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Club 46

Memories from Club 46: Kevin Mack sees parallels in current Browns offense with his former teammates

Full episodes of The Cleveland Browns Presents: Club 46 (driven by Bridgestone) can be viewed on the Browns’ YouTube Channel or The series is also available as a podcast on Apple, Google Play or wherever else you listen to podcasts.

Kevin Mack still vividly remembers what it was like to play in the last dominant Browns era, where making the playoffs was the standard and finishing atop the AFC Central was expected each year.

Mack, who now works in alumni relations with the Browns, was a running back for the team from 1985-1993 and played with quarterback Bernie Kosar and running back Earnest Byner. The Browns made the playoffs in each of Mack's first five seasons with an aggressive, hard-nosed offense, but the franchise hasn't sustained a similar run of offensive success since their era.

The current Browns, however, remind Mack of his former team, and he believes the new offensive weapons on the Browns offense will live up to the hype.

"I think they have a chance to be really, really good this year, a lot better than most people think," Mack said. "I don't like to make predictions and put pressure on people."

The Cleveland Browns Presents: Club 46 - player stories through generations of football

Mack sees similarities in quarterback Baker Mayfield with Kosar, who was the last Browns quarterback to throw for more than 3,500 yards in a season until Derek Anderson threw for 3,787 yards in 2007 and Mayfield totaled 3,725 yards last season.

It's not just Mayfield's style of play, however, where Mack sees similarities. Mayfield isn't afraid to show his confidence, and while Kosar was never one of the most exuberant quarterbacks in the league, Mack believes the two still shared the same level of determination.

"You want your quarterback to be out there and show some confidence," Mack said. "A lot of people don't realize that Bernie was a really confident guy. He didn't display it the way Baker does.

"(Kosar) knew what he was doing and knew what everybody else around him was doing. Sometimes he would change things up and you'd go, 'OK, what made you do that?' It would be perfect, so I think we might be seeing a little bit of that return in Baker."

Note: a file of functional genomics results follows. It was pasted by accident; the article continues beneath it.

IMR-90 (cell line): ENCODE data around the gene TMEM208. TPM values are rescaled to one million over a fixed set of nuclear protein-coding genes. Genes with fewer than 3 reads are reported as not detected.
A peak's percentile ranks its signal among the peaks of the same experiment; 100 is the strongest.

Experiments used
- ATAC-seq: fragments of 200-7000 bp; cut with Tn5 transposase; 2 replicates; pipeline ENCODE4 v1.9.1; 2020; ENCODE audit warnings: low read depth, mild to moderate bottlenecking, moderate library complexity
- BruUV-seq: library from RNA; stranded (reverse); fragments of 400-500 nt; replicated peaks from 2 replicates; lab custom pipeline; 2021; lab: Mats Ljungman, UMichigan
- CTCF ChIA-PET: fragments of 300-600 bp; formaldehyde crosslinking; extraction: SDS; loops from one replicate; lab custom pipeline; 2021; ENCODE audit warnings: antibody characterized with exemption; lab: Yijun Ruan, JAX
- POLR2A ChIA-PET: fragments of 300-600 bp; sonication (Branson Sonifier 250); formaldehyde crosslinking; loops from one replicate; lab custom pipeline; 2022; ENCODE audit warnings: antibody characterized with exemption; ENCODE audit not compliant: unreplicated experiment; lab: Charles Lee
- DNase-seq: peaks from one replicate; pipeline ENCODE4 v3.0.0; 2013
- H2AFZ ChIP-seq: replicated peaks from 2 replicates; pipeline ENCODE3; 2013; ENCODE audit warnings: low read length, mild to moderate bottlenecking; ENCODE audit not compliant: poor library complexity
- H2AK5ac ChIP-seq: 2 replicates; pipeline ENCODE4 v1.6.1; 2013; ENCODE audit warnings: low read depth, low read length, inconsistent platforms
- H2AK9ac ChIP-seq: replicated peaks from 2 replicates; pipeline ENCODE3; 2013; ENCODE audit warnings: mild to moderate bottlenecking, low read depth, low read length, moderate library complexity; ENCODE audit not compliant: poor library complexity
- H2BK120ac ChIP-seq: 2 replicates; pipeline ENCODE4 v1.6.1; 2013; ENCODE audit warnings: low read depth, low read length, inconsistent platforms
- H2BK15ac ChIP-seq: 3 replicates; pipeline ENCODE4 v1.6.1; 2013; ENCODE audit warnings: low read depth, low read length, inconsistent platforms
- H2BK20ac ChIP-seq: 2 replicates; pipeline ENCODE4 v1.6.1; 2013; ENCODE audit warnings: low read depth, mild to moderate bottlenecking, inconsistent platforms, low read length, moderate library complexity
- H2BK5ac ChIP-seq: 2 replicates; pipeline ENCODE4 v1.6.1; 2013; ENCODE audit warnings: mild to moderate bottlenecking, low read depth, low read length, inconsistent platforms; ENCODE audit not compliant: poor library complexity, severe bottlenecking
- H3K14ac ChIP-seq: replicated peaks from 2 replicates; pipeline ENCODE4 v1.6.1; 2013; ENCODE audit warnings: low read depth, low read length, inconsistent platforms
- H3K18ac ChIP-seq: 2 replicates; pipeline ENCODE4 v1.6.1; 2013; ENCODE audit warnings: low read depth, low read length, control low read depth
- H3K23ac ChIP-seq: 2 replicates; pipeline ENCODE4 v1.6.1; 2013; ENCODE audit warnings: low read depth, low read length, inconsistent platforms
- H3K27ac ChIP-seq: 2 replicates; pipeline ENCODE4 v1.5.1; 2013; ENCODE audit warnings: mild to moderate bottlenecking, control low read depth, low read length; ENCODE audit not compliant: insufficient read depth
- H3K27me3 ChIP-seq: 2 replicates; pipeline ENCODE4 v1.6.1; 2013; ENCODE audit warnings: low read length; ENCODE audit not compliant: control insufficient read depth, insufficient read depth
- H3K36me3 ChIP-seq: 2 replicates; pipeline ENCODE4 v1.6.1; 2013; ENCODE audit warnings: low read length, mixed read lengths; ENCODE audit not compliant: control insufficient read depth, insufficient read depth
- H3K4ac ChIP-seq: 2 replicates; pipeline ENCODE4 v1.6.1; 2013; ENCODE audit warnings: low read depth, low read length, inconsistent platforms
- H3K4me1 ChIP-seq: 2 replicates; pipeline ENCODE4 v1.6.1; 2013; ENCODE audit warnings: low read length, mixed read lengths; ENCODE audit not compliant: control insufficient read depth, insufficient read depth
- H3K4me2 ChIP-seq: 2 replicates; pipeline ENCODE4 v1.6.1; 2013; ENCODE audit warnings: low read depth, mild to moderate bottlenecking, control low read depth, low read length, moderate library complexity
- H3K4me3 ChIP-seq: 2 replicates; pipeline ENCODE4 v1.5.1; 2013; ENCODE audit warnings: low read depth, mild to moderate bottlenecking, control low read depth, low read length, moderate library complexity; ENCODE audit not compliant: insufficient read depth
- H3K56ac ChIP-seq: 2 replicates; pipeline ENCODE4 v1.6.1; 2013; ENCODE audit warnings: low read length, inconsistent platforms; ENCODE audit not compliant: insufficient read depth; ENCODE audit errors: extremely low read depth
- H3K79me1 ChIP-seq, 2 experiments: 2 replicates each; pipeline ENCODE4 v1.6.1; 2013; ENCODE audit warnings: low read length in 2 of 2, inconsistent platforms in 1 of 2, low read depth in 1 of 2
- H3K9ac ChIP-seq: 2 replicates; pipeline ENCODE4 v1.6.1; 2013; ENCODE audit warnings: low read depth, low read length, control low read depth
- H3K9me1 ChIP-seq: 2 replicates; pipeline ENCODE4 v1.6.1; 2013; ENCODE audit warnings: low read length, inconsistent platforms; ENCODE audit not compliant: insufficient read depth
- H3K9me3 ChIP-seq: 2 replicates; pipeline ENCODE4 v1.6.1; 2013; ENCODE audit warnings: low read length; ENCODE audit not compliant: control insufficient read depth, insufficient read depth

Mack is optimistic about the Browns' running back situation, too. He believes Nick Chubb, who ran for 996 yards last season as a rookie, is set for a fruitful NFL career, and Mack appreciates Chubb's aggressiveness when he bursts through the line.

It's the same running style Mack, who was nicknamed "Mack Truck," thrived with when he moved to fifth on the Browns' all-time rushing list with 5,123 yards. Chubb likely isn't concerned about personal accolades — he just wants to help the team win — but if he continues to mimic Mack's running style, the Browns' backfield should be set for the future.

"The first few times I saw (Chubb) run I was like, "Oh my God," Mack said. "He breaks through the line, and it's like, somebody better catch this guy. He's gone. We could have 'Mack Truck Junior' here."

The Browns have persevered through their ups and downs since Mack played his last snap with the Browns in 1993, but he hasn't noticed any change in the fan support he witnessed during his playing days.

"I just think it's amazing how the fans of the Browns have given 100 percent no matter what," Mack said. "No matter the circumstances or conditions, they had open arms for this organization and the teams that passed through."

Now, Mack believes the fans' wait for another booming era of Browns football could be over.

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